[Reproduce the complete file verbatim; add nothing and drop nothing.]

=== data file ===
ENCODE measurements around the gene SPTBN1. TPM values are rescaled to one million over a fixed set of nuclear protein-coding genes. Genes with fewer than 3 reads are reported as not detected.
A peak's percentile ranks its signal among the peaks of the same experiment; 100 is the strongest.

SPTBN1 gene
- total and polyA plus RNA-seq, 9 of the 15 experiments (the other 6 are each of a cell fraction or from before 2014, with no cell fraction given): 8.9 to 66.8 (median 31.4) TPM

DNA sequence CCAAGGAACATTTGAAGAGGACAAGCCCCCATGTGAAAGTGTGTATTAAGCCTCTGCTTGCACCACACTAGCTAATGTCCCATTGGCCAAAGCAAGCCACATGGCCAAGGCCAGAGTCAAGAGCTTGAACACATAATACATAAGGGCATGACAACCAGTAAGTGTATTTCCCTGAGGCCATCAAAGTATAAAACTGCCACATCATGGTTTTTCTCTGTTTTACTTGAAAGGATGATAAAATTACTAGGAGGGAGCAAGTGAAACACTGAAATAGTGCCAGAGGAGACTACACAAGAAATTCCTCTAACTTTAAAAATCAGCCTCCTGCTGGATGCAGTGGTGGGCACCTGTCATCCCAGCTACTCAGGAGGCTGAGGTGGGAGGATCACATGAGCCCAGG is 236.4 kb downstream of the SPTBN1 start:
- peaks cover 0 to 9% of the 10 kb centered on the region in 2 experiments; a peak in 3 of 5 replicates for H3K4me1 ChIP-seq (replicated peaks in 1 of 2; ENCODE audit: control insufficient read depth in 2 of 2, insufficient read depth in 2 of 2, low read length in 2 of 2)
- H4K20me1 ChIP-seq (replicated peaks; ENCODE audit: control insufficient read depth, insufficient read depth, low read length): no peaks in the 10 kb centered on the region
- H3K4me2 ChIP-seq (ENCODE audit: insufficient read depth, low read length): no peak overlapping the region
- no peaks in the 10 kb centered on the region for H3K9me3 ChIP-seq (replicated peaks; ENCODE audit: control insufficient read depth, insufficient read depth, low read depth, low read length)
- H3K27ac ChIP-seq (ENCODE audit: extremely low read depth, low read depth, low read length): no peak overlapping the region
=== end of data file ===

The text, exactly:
ENCODE measurements around the gene SPTBN1. TPM values are rescaled to one million over a fixed set of nuclear protein-coding genes. Genes with fewer than 3 reads are reported as not detected.
A peak's percentile ranks its signal among the peaks of the same experiment; 100 is the strongest.

SPTBN1 gene
- total and polyA plus RNA-seq, 9 of the 15 experiments (the other 6 are each of a cell fraction or from before 2014, with no cell fraction given): 8.9 to 66.8 (median 31.4) TPM

DNA sequence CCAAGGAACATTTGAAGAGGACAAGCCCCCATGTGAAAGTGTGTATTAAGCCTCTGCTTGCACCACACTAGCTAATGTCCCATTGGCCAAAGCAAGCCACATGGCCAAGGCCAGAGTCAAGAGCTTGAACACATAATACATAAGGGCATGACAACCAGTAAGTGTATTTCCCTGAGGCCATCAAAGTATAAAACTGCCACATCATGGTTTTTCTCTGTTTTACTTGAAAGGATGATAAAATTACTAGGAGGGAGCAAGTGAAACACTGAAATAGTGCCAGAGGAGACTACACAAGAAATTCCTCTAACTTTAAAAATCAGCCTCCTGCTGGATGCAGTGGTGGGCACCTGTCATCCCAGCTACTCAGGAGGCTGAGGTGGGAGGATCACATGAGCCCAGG is 236.4 kb downstream of the SPTBN1 start:
- peaks cover 0 to 9% of the 10 kb centered on the region in 2 experiments; a peak in 3 of 5 replicates for H3K4me1 ChIP-seq (replicated peaks in 1 of 2; ENCODE audit: control insufficient read depth in 2 of 2, insufficient read depth in 2 of 2, low read length in 2 of 2)
- H4K20me1 ChIP-seq (replicated peaks; ENCODE audit: control insufficient read depth, insufficient read depth, low read length): no peaks in the 10 kb centered on the region
- H3K4me2 ChIP-seq (ENCODE audit: insufficient read depth, low read length): no peak overlapping the region
- no peaks in the 10 kb centered on the region for H3K9me3 ChIP-seq (replicated peaks; ENCODE audit: control insufficient read depth, insufficient read depth, low read depth, low read length)
- H3K27ac ChIP-seq (ENCODE audit: extremely low read depth, low read depth, low read length): no peak overlapping the region